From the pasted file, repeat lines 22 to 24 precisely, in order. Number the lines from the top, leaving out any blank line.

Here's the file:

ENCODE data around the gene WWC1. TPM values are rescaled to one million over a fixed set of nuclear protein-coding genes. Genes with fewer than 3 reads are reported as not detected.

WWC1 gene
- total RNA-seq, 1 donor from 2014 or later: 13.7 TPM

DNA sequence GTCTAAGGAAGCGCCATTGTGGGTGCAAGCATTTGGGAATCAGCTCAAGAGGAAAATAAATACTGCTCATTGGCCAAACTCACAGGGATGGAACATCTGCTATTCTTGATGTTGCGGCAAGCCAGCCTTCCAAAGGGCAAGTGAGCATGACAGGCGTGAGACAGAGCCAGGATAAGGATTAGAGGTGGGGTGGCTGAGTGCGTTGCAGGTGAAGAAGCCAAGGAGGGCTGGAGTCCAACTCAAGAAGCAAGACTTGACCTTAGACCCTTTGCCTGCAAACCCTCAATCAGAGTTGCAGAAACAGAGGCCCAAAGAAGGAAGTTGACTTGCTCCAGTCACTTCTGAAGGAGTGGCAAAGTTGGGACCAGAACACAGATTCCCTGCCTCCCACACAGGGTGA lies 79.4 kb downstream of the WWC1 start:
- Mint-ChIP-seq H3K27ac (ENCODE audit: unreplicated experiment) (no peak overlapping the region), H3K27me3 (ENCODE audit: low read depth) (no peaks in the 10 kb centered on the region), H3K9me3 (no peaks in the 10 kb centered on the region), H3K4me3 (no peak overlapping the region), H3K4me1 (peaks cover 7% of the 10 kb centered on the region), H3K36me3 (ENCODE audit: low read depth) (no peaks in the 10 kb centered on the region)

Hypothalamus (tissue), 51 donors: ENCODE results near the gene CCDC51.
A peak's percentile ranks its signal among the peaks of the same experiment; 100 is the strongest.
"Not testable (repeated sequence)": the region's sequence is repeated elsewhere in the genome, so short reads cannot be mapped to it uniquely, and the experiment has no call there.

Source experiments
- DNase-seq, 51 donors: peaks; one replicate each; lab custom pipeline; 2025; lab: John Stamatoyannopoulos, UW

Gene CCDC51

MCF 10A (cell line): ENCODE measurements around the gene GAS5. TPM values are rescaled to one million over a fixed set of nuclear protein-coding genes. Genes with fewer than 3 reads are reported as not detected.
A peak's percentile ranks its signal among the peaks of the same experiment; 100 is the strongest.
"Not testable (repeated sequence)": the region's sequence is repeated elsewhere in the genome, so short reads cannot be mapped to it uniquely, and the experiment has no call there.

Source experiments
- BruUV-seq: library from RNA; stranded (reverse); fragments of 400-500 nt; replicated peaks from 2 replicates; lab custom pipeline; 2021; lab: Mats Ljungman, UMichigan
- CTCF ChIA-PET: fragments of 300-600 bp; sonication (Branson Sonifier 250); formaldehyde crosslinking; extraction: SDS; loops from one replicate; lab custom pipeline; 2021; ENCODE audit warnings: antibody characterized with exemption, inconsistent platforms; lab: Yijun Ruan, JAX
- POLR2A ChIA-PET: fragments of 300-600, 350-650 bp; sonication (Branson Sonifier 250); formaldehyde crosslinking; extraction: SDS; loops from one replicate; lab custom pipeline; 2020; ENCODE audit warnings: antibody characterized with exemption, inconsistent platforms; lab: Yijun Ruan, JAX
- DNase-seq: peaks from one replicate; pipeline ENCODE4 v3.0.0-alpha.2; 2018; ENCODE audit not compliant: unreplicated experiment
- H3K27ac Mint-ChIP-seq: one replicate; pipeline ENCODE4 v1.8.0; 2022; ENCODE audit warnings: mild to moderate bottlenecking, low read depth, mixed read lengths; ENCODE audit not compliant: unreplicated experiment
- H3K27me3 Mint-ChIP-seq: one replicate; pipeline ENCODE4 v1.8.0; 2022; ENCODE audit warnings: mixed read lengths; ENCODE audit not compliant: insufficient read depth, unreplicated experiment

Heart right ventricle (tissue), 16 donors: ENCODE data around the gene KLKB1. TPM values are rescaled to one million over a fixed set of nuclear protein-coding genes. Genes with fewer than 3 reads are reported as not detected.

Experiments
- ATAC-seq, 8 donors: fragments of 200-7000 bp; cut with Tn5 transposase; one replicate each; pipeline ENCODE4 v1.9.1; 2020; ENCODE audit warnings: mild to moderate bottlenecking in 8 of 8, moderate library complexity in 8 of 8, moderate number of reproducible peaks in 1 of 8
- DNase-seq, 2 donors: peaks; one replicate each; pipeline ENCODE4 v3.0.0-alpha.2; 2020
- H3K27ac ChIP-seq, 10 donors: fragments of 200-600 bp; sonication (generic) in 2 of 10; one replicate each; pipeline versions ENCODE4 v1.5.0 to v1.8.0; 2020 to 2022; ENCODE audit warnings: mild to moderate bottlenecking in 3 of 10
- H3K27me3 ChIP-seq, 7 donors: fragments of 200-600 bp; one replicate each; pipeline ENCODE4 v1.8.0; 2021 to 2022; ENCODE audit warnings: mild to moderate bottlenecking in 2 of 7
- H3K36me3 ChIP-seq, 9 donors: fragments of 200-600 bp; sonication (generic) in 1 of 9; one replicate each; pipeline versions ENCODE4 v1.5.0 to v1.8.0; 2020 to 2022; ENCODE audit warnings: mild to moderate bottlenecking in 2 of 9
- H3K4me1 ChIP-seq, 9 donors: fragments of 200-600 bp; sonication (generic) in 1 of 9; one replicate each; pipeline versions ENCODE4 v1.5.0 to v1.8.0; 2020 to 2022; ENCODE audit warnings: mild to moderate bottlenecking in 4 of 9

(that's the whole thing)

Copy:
Heart right ventricle (tissue), 16 donors: ENCODE data around the gene KLKB1. TPM values are rescaled to one million over a fixed set of nuclear protein-coding genes. Genes with fewer than 3 reads are reported as not detected.

Experiments
- ATAC-seq, 8 donors: fragments of 200-7000 bp; cut with Tn5 transposase; one replicate each; pipeline ENCODE4 v1.9.1; 2020; ENCODE audit warnings: mild to moderate bottlenecking in 8 of 8, moderate library complexity in 8 of 8, moderate number of reproducible peaks in 1 of 8